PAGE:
Tuesday’s results indicate that individual council members were able to insulate themselves from the widening probe. Orange’s name, however, has been at the center of the controversy over campaign finances.
Biddle beat him badly in large sections of Northwest Washington, suggesting unease in wealthier sections of the city about the state of the District’s government. But Orange’s huge support east of the Anacostia River and in Northeast accounted for his lead.
“There is a God,” Orange told supporters Tuesday night. But he stopped short of declaring victory and Biddle did not concede.
At least six council members are under subpoena as part of the investigation into political fundraising that threatens Mayor Vincent C. Gray (D) and some on the council.
“It’s dismal, depressing, discouraging and all of the D’s,” Judith Bernard, 53, said after casting her ballot in Upper Northwest. “People just need to clean up their act.”
But despite near-perfect 70-degree weather and the backdrop of the federal investigation, turnout for the primary elections was light, a sign, experts said, that many D.C. voters may be fatigued with a government that has been struggling to overcome the political turmoil.
By early evening, candidates and activists watching the precinct numbers estimated turnout to be about 15 percent. Officials blamed the low numbers on apathy and the city’s decision to move the primary from September to April to comply with a new federal law that determined the time needed to ship ballots overseas.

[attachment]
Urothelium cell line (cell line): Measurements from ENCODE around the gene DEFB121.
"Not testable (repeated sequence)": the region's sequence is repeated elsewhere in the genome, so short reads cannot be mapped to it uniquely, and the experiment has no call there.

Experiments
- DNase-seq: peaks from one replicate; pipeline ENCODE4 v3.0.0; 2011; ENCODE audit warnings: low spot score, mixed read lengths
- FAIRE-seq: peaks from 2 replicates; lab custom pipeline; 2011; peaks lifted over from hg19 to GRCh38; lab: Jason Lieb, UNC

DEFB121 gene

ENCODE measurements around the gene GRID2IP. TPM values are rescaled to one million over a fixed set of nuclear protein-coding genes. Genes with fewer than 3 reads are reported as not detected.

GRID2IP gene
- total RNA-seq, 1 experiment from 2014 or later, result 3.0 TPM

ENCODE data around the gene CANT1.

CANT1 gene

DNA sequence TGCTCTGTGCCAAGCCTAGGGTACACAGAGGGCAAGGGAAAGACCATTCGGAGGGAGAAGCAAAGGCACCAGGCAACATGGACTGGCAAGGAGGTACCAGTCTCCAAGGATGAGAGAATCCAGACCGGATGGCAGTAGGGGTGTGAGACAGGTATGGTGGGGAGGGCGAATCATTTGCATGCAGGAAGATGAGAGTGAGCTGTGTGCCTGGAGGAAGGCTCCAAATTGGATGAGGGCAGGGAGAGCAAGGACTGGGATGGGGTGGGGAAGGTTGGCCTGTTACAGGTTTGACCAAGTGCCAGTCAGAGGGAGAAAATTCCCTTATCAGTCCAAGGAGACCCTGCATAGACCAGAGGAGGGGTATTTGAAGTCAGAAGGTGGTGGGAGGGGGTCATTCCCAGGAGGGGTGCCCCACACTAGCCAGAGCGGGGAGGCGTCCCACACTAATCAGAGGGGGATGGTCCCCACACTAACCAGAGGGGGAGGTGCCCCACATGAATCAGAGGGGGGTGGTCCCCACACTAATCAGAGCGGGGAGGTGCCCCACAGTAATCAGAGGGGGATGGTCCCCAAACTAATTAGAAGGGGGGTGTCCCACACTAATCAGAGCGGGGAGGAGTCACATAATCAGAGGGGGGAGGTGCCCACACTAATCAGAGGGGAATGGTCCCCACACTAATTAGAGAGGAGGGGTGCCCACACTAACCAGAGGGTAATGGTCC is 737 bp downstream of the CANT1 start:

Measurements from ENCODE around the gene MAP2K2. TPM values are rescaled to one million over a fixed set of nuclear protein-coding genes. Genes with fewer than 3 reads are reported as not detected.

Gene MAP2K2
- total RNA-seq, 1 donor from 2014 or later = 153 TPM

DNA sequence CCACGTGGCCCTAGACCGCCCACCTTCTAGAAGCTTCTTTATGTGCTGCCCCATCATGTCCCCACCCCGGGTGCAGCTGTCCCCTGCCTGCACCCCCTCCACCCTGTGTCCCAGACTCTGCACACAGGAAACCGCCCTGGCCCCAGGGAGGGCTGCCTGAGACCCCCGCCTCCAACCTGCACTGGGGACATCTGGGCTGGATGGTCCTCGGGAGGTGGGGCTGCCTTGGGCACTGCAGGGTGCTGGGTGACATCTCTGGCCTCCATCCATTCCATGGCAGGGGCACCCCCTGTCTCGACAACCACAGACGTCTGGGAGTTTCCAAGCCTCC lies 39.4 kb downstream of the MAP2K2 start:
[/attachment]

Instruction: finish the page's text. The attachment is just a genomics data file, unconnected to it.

In many parts of the District, the trickle of voters who did show up said they were standing by the incumbents. Some were suspicious that the federal investigations into campaign spending by Gray, D.C. Council Chairman Kwame R. Brown (D) and other members of the council are politically motivated.
“Some of it is blown out of proportion,” said James Crim, 60, a retired city government worker who supported Orange.
In addition to Orange’s citywide seat, at stake in the Democratic primaries were seats held by Bowser (Ward 4,) Alexander (Ward 7) and Barry (Ward 8). Evans (D-Ward 2) ran unopposed, as did Del. Eleanor Holmes Norton and shadow representative candidate Nate Bennett-Flemming. The city’s ceremonial shadow senator position was also up for grabs. Incumbent Michael D. Brown won that race.
The primary also gave the District’s small number of Republican voters a chance to weigh in on the presidential contest. The city is one of the few locations nationally where liberals and moderates dominate the GOP.